Kathleen thankfully advised her that Yvonne in no way should’ve taken that stupid deal that jackass offered, and he could politely shove it up where the sun doesn’t shine.

She’s good, isn’t she? She just passed the Bar. I know how to pick them.


It was part of Kathleen’s lessons on “deals,” and Callie should’ve paid attention and anticipated how it would backfire. Kathleen runs on instinct, and the rules change for her depending on what she feels in the moment.

Initially, after her schmoozing with Mike that perfectly showed the ass-kissing and elbow-rubbing that’s involved in this field, it seemed Jerod would have to take a deal of a year in jail.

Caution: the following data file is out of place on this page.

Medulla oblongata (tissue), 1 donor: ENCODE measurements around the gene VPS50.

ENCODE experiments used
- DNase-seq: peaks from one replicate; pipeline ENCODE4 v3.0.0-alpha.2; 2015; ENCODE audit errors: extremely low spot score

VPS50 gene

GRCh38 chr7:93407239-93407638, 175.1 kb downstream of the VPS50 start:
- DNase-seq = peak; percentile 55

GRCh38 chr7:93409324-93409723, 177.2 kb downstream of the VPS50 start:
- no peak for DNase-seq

It was less than ideal for him, and both women noted that the longer he spent in jail, the worse off he would be. But Jerod shared some valuable information about the shady guard who didn’t just refuse to give Jerdo his meds but pocked them for himself.

It was a game-changer, and it left me wondering why they didn’t look into this guard in the first place and draw this conclusion when Jerod told them about it the first time.

The guard got fired from his last job over his involvement in doing the same thing, and it’s clear that he’s lacing other illicit drugs with those he pilfers from inmates and selling them for profit.

Jerod: He’s the one who took my medicine.
Callie: You mean who didn’t give you your medicine.
Jerod: No, he took it for himself.
Callie: Why would he take your medicine?
Jerod: I don’t know. I just need to know when I can go home. Please. What does the big lawyer say? Can she get me out of here?